This change in assigning accountability and incentives will cause significant changes in collaboration and compensation models.
Finally, as the number of specialist organizations that are adding primary care capacity or working in partnership with primary care organizations, understanding the fundamentals of reimbursement are key successful management of operations, quality, and sustainability.
For more on value-based reimbursement through Medicare ACOs, check out these resources:
- Medicare Shared Savings Program ACO Fast Facts
- Fast Facts – All Medicare Shared Savings Program ACOs
- Medicare Accountable Care Organizations: Program Eligibility, Beneficiary Assignment, and Quality Measures
- Whose Patient Is It? Patient Attribution In ACOs
- Medicare Shared Savings Program Frequently Asked Questions
- Medicare Shared Savings Program Application Process: Agreements, Participant List & Assignment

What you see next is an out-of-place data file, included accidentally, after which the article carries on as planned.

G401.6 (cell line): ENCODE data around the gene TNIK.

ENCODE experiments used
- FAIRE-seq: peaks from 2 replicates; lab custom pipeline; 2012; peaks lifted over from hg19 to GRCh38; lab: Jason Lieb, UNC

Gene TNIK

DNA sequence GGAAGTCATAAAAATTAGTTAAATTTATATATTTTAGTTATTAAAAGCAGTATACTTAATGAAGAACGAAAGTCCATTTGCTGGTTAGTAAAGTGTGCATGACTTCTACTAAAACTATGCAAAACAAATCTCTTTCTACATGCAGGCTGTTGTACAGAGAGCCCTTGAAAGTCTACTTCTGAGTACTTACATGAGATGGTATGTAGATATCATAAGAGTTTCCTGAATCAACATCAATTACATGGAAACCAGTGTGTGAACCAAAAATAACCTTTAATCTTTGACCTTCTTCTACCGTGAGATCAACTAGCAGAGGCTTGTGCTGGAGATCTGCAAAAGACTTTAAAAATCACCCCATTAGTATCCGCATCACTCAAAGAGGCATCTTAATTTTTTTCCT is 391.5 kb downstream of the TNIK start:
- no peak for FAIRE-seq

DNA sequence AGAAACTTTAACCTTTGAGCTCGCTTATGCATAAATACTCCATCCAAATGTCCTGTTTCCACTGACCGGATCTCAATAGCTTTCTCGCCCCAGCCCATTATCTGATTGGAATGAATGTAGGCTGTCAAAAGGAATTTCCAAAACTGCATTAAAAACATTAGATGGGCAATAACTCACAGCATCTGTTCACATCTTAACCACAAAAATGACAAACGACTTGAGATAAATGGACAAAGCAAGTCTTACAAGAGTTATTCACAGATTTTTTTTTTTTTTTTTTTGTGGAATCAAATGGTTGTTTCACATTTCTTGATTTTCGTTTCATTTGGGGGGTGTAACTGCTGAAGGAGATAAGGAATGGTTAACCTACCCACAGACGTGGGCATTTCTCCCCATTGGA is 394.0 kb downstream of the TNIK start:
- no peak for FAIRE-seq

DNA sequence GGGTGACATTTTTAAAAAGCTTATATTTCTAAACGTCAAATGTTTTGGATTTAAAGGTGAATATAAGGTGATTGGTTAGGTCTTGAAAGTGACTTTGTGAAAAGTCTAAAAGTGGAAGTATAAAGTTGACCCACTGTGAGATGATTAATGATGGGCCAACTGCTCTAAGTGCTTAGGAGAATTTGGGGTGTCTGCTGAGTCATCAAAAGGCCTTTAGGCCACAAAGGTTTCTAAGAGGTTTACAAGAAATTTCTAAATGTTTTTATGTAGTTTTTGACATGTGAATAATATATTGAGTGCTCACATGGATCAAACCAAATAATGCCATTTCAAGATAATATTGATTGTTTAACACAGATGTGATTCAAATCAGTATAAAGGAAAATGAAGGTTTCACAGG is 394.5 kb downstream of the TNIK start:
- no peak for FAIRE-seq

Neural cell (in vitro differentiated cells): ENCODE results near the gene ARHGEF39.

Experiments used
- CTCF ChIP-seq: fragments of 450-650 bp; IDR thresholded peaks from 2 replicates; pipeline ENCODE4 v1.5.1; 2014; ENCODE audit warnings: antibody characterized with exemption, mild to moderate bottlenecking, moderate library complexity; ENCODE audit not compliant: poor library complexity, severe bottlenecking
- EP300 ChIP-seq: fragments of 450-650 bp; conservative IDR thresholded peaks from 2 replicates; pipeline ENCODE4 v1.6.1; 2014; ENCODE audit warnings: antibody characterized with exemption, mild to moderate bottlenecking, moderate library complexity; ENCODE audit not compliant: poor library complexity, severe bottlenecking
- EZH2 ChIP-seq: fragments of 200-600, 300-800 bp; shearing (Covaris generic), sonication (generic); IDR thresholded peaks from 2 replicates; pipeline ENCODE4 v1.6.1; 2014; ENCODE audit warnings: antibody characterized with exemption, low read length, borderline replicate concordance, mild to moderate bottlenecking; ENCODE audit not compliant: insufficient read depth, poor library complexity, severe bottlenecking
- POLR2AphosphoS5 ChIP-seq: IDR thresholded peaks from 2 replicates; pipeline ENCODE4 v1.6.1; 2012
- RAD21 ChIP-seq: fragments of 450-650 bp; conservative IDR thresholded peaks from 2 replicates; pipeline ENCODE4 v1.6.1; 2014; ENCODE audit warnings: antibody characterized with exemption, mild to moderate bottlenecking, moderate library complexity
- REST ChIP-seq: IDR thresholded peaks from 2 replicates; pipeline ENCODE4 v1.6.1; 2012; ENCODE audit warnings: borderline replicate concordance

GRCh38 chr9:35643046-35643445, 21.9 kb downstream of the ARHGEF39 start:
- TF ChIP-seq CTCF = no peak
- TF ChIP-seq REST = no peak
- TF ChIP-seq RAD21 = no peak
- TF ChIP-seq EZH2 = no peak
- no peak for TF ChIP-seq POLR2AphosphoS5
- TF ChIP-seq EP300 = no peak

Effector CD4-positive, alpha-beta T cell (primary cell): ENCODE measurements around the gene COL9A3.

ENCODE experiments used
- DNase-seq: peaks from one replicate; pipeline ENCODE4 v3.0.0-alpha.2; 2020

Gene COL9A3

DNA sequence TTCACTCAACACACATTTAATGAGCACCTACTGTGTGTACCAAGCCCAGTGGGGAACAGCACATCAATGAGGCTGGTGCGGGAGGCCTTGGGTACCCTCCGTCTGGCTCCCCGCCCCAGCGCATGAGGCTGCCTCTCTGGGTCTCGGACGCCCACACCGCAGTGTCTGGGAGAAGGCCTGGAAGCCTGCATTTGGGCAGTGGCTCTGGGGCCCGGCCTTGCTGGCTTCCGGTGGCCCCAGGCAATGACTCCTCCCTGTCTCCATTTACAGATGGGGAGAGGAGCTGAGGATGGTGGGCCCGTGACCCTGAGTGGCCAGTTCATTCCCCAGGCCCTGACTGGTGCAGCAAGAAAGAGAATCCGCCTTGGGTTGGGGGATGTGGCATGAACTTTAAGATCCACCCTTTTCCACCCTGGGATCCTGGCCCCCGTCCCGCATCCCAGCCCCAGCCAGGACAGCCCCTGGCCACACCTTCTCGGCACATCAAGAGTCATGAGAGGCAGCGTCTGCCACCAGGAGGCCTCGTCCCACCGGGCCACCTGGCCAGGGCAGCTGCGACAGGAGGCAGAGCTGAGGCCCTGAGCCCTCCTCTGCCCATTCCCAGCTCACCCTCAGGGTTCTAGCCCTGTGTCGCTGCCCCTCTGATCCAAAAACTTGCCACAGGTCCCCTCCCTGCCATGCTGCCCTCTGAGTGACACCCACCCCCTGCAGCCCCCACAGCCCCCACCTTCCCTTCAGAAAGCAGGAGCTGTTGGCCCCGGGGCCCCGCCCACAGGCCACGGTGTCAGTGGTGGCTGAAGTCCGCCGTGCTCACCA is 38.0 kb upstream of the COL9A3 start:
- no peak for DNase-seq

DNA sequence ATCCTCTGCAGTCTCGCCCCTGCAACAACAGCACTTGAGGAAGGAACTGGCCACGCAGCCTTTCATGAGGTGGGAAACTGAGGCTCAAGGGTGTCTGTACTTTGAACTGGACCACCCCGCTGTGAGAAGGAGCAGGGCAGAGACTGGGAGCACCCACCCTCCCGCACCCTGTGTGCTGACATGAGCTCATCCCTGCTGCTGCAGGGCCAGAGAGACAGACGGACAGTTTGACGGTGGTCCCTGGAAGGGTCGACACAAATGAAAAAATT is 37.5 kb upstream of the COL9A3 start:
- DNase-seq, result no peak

- Designing Consumer-Friendly Beneficiary Assignment and Notification Processes for Accountable Care Organizations
- For Medicare ACOs, 66% Of Outpatient Specialty Office Visits Outside The ACO Network
And don’t miss the session on June 17, Where Do Behavioral Health Organizations Fit In The ACO Landscape? A Review Of Emerging Accountable Care Models, with Aaron McHone, MBA, Executive Director, Unity Point Health – Berryhill Center; Suzanne Kieltyka, RD, CDE, Health Education Manager, Summit Strategic Solutions; and OPEN MINDS Senior Associate, Joseph P. Naughton-Travers, at the 2015 OPEN MINDS Strategy & Innovation Institute.